And the race is on. Who knows the shortcut to the reception hall? Heck, who knows the short cut to our car? Disneyland has a tram for people parked as far away as we are.

Needless to say, we aren’t the first ones to the reception, held at a sweet little country club in the middle of nowhere. On the walk up the driveway, I notice the guys who were earlier serving as the ushers double-fisting beers. I take it as a good sign. Looks to be a party.

Relegated to a back table because of our arrival time, we do get a prime seat to survey the scene. Christmas, reunions, weddings, funerals. The cast of characters is always the same. Anybody look familiar to you?

There’s Crazy Jackie, with her boyfriend at least 20 years her junior. She’s got the DJ around waist, undoubtedly trying to sweet talk him into playing “The Stripper” song during the garter toss.

There’s Uncle Steve and his wife Aunt Christy. Between them, they wear six necklaces, seven rings, have had four plastic surgeries, and six kids. Gotta love ’em, just don’t get too close to Christy. She’ll pinch your ass before you can say goosedown pillow.

Hey, there’s Aunt Mary. Probably the nicest woman here. I walk up to hug her, and she hugs me first. Good feeling when that happens.

Unlike the feeling I get when, later in the evening, I look to the dance floor and see the Johnny Travolta (circa 1978) of the family, cousin Willie, by himself, doing his knee drops and toe spins, and arm waves to KC and the Sunshine Band’s “Get Down Tonight”

Seems like the DJ, in his pink bowtie and pink suspenders, likes it though. That is, until Willie drops a little too hard on the portable dance floor, and causes the CD to stop completely.

Whoops. That’s just too bad.

I wave to Grandma and Grandpa. Grandma sees me, but I don’t think Grandpa does. And shouting will do no good. I’m sure the hearing aid went off about the time KC started singing. Or it might have gone off when Grandma told him 45 miles per hour was just too fast for the interstate.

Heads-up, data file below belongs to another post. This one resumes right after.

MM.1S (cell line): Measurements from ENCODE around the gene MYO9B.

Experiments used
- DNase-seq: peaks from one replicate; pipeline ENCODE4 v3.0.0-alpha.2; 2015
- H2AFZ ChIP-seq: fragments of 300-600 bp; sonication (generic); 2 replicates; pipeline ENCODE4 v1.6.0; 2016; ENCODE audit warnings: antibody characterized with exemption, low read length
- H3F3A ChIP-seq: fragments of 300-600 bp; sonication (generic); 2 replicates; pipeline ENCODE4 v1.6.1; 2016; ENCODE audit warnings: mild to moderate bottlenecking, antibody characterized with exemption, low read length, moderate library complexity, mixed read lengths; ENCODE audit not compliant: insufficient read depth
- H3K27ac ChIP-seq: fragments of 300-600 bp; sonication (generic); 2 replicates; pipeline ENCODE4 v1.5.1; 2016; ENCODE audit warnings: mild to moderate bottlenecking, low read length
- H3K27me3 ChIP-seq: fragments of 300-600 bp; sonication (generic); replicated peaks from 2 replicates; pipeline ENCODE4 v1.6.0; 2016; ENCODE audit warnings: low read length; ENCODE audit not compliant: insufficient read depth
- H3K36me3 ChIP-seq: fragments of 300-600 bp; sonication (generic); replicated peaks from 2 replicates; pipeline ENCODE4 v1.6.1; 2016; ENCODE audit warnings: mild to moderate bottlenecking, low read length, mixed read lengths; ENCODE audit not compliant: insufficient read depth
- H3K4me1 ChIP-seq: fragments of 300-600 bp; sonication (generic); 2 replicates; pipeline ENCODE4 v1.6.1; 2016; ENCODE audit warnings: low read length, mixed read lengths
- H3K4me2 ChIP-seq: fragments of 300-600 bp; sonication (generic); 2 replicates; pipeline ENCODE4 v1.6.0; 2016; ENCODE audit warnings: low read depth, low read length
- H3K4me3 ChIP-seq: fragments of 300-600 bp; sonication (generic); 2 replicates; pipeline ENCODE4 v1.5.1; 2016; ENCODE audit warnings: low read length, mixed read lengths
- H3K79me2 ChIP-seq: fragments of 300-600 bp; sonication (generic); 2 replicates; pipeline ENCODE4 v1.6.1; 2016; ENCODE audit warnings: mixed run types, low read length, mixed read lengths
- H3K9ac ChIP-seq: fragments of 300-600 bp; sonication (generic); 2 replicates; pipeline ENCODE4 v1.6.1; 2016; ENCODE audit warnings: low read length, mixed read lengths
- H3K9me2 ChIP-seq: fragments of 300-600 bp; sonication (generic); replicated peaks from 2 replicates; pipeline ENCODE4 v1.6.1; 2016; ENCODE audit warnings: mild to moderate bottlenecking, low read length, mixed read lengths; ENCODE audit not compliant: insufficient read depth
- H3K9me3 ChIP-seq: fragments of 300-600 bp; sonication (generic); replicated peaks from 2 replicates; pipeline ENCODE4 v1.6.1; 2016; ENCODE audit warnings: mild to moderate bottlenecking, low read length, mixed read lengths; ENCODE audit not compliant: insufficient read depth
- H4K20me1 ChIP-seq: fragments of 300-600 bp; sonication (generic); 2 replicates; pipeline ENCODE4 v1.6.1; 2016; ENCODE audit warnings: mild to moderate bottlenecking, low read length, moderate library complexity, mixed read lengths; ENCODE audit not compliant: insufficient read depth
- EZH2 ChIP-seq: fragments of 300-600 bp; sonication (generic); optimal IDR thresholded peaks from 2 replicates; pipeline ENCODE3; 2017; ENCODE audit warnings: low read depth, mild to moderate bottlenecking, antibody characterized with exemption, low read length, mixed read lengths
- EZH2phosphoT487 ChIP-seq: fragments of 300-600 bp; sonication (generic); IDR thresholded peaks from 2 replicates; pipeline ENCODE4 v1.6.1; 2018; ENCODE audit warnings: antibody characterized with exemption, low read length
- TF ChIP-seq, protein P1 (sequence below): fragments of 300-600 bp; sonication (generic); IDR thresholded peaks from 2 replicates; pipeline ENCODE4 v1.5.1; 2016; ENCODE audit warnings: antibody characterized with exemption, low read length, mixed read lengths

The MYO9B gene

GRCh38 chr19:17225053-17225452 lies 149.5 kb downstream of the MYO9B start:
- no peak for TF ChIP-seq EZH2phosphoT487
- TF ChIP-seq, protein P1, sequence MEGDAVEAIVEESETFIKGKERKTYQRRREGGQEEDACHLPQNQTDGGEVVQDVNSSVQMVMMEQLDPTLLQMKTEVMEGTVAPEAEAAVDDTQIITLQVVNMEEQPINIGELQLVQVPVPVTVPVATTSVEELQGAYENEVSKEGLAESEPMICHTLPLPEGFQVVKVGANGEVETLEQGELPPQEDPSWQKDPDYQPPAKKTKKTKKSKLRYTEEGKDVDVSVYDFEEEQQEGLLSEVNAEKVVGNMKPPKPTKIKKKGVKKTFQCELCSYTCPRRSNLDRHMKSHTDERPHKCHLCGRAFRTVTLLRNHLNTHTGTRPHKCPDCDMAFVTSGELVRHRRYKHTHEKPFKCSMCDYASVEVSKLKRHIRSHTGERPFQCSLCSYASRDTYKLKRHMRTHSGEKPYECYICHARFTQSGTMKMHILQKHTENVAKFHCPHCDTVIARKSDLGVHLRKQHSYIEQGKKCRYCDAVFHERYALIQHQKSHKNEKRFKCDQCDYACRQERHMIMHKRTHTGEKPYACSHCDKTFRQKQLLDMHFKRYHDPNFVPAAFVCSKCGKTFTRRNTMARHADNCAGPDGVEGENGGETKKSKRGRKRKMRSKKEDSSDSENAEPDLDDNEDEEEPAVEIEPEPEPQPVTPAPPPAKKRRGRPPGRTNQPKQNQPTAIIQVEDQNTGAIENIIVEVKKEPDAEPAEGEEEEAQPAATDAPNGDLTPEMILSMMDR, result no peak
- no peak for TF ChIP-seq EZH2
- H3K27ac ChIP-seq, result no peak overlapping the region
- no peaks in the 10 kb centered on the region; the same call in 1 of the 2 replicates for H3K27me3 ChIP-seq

Here comes the bride and groom, followed by a photographer who looks like he’s been run over by a car and a couple horses.

A video guy comes around with a camera and microphone wanting everybody to give best wishes to the newlyweds. I give directions to the Condoms R Us store in Daytona Beach. My wife slaps the back of my head.

I notice a lady two tables over takes a slug of her beer, and hold the microphone up to her ear like a telephone. I think about alerting America’s Funniest Home Videos that a tape is in the mail.

Some kids come running by, and head into the hallway to do a kiddie version of “YMCA”. I wonder if they know what that song was about when it came out. I sure didn’t until Jim and Tammy Bakker tried to save me by telling me all about it.

So we eat dinner, kick back, play tic-tac-toe with a one of kids sitting at the table. (I get “beat” three out of four games.) We move onto the “I Spy Game”. Again, the seven-year old kicks my butt.

Wallflower Jane, my Dad’s cousin, never moves from her spot at the neighboring table. I think her corduroy skirt has suctioned her too the chair.

A pack of high school girls I’ve never seen flit past our table wearing flowered dresses shorter than a popsicle in July. Of course, I didn’t look.

White wedding cake is eaten. A garter gets thrown. The bouquet is tossed. Some guy is on a table exhorting the crowd to do the “Country Joe and the Fish” cheer.

It’s time to go.

As we walk into the parking lot, and up the driveway, I look at Amy and smile. I mention how it’s nice the most people get married only once and Christmas with this crew is along ways away.

We grab each other’s hand and walk in silence until we get into the car.

“Have a good time?” she asks.

“Oh, yeah. Gotta love the family.” I say, starting the car.

Amy laughs.

So do I.